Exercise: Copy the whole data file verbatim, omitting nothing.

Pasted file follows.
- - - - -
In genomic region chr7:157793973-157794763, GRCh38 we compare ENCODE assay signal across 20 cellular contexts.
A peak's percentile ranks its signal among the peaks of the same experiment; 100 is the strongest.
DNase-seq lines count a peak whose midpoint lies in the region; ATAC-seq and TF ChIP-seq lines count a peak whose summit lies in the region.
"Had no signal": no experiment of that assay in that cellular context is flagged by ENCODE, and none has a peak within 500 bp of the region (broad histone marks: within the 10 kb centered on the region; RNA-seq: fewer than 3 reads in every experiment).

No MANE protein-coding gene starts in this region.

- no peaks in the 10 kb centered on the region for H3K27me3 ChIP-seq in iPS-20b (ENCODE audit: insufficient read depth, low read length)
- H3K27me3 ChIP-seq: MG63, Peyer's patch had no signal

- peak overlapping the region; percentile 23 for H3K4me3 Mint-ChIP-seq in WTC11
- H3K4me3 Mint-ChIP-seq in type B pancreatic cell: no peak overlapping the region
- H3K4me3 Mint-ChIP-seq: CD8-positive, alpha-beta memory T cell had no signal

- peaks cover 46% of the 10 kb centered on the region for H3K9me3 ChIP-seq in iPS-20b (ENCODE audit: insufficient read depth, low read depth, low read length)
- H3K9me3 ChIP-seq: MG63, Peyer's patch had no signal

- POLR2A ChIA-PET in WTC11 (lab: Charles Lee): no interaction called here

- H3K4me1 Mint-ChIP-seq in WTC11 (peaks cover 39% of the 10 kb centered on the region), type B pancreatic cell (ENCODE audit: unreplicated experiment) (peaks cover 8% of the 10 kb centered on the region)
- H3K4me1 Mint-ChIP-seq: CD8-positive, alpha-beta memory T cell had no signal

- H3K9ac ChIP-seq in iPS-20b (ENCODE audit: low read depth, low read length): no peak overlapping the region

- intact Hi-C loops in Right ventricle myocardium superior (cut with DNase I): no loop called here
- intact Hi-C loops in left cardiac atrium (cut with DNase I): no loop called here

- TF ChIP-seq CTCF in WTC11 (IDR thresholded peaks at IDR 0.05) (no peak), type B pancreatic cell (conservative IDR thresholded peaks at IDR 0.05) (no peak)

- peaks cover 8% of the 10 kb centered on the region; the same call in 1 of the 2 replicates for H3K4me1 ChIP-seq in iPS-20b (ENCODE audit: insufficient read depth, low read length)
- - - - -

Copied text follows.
In genomic region chr7:157793973-157794763, GRCh38 we compare ENCODE assay signal across 20 cellular contexts.
A peak's percentile ranks its signal among the peaks of the same experiment; 100 is the strongest.
DNase-seq lines count a peak whose midpoint lies in the region; ATAC-seq and TF ChIP-seq lines count a peak whose summit lies in the region.
"Had no signal": no experiment of that assay in that cellular context is flagged by ENCODE, and none has a peak within 500 bp of the region (broad histone marks: within the 10 kb centered on the region; RNA-seq: fewer than 3 reads in every experiment).

No MANE protein-coding gene starts in this region.

- no peaks in the 10 kb centered on the region for H3K27me3 ChIP-seq in iPS-20b (ENCODE audit: insufficient read depth, low read length)
- H3K27me3 ChIP-seq: MG63, Peyer's patch had no signal

- peak overlapping the region; percentile 23 for H3K4me3 Mint-ChIP-seq in WTC11
- H3K4me3 Mint-ChIP-seq in type B pancreatic cell: no peak overlapping the region
- H3K4me3 Mint-ChIP-seq: CD8-positive, alpha-beta memory T cell had no signal

- peaks cover 46% of the 10 kb centered on the region for H3K9me3 ChIP-seq in iPS-20b (ENCODE audit: insufficient read depth, low read depth, low read length)
- H3K9me3 ChIP-seq: MG63, Peyer's patch had no signal

- POLR2A ChIA-PET in WTC11 (lab: Charles Lee): no interaction called here

- H3K4me1 Mint-ChIP-seq in WTC11 (peaks cover 39% of the 10 kb centered on the region), type B pancreatic cell (ENCODE audit: unreplicated experiment) (peaks cover 8% of the 10 kb centered on the region)
- H3K4me1 Mint-ChIP-seq: CD8-positive, alpha-beta memory T cell had no signal

- H3K9ac ChIP-seq in iPS-20b (ENCODE audit: low read depth, low read length): no peak overlapping the region

- intact Hi-C loops in Right ventricle myocardium superior (cut with DNase I): no loop called here
- intact Hi-C loops in left cardiac atrium (cut with DNase I): no loop called here

- TF ChIP-seq CTCF in WTC11 (IDR thresholded peaks at IDR 0.05) (no peak), type B pancreatic cell (conservative IDR thresholded peaks at IDR 0.05) (no peak)

- peaks cover 8% of the 10 kb centered on the region; the same call in 1 of the 2 replicates for H3K4me1 ChIP-seq in iPS-20b (ENCODE audit: insufficient read depth, low read length)